The next few sections describe each of the four aspects of a speech engine in a bit more detail.
The first task of the speech engine is to accept words as input. Speech engines use a process called word separation to gather human speech. Just as the keyboard is used as an input device to accept physical keystrokes for translation into readable characters, the process of word separation accepts the sound of human speech for translation by the computer.
There are three basic methods of word separation. In ascending order of complexity they are:
Systems that use the discrete speech method of word separation require the user to place a short pause between each spoken word. This slight bit of silence allows the speech system to recognize the beginning and ending of each word. The silences separate the words much like the space bar does when we type. The advantage of the discrete speech method is that it requires the least amount of computational resources. The disadvantage of this method is that it is not very user-friendly. Discrete speech systems can easily become confused if a person does not pause between words.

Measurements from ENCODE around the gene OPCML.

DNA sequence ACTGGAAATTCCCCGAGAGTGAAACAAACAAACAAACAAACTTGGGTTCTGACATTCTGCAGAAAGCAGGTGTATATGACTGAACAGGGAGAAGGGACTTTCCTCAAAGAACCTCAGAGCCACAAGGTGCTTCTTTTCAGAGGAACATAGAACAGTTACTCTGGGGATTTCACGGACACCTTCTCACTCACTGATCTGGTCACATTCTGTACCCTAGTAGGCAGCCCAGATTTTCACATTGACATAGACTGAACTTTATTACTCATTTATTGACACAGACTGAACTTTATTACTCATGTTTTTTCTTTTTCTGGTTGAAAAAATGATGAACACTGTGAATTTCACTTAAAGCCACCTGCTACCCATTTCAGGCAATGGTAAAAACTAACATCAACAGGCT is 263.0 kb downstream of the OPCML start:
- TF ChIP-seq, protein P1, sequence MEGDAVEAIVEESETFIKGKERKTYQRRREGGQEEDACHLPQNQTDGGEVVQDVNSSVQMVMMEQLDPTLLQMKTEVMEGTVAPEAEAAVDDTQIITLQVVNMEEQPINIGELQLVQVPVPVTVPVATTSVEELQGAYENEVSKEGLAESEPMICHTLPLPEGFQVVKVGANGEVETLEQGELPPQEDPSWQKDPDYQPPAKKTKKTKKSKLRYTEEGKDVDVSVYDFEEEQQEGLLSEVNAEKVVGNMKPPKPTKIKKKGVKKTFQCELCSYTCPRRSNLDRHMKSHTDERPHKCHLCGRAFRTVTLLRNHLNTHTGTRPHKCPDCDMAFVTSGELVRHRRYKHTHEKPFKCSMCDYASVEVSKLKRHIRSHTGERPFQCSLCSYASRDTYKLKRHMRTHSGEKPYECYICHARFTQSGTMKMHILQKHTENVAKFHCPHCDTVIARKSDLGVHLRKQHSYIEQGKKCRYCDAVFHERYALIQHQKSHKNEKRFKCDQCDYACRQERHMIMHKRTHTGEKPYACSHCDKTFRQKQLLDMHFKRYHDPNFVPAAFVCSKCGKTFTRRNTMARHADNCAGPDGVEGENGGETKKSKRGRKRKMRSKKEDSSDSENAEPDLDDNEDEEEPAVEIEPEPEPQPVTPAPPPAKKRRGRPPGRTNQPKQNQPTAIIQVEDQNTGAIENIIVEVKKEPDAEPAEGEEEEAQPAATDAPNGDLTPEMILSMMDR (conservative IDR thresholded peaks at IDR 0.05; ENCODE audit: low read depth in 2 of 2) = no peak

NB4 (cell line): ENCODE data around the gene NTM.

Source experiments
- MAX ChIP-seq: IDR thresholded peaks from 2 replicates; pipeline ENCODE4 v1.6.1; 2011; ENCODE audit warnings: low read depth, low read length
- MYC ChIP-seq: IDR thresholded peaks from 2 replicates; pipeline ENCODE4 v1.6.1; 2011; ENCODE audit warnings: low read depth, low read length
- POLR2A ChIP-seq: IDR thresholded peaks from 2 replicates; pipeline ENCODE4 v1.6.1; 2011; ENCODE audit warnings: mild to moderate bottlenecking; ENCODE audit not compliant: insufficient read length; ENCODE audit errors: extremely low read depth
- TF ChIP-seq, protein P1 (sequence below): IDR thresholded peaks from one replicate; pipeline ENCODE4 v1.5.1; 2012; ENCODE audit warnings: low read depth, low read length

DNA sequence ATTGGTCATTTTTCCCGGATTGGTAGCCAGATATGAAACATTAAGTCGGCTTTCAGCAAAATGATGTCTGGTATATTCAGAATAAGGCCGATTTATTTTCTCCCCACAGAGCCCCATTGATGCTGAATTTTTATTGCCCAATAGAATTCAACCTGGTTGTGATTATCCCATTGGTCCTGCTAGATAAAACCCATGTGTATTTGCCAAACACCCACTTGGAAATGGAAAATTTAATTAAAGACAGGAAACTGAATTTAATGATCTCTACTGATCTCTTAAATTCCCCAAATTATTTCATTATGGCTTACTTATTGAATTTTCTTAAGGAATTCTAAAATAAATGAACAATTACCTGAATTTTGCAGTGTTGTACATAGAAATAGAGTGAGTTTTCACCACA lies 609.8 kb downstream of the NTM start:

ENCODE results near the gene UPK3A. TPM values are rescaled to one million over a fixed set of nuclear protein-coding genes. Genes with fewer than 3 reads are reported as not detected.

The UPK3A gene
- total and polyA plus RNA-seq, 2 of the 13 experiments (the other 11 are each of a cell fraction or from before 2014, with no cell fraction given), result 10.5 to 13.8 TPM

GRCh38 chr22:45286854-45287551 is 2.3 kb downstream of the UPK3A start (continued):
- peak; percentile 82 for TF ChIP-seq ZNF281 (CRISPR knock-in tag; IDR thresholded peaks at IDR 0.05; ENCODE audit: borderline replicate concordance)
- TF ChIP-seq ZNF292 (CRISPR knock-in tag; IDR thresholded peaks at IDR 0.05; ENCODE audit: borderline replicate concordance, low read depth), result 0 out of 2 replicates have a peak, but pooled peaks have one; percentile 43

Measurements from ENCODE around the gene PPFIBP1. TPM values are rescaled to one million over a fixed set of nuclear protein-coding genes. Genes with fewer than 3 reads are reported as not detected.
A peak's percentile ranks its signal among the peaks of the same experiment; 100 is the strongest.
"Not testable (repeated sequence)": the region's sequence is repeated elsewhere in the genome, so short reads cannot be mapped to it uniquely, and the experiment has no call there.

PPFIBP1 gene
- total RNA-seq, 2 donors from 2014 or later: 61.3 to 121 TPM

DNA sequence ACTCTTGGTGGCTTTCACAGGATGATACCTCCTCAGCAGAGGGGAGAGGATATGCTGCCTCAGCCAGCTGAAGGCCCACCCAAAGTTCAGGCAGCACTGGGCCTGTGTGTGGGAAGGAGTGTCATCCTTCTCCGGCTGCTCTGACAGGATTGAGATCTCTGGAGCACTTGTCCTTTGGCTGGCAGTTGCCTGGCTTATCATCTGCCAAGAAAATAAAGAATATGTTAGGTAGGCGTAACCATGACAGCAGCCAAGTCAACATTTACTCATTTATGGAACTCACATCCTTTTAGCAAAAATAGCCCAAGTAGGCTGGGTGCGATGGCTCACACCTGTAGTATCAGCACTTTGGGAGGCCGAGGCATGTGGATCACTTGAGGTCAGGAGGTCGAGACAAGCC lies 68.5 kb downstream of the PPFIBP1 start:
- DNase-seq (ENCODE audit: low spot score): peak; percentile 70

Systems that use word spotting avoid the need for users to pause in between each word by listening only for key words or phrases. Word spotting systems, in effect, ignore the items they do not know or care about and act only on the words they can match in their vocabulary. For example, suppose the speech system can recognize the word help, and knows to load the Windows Help engine whenever it hears the word. Under word spotting, the following phrases will all result in the speech engine invoking Windows Help: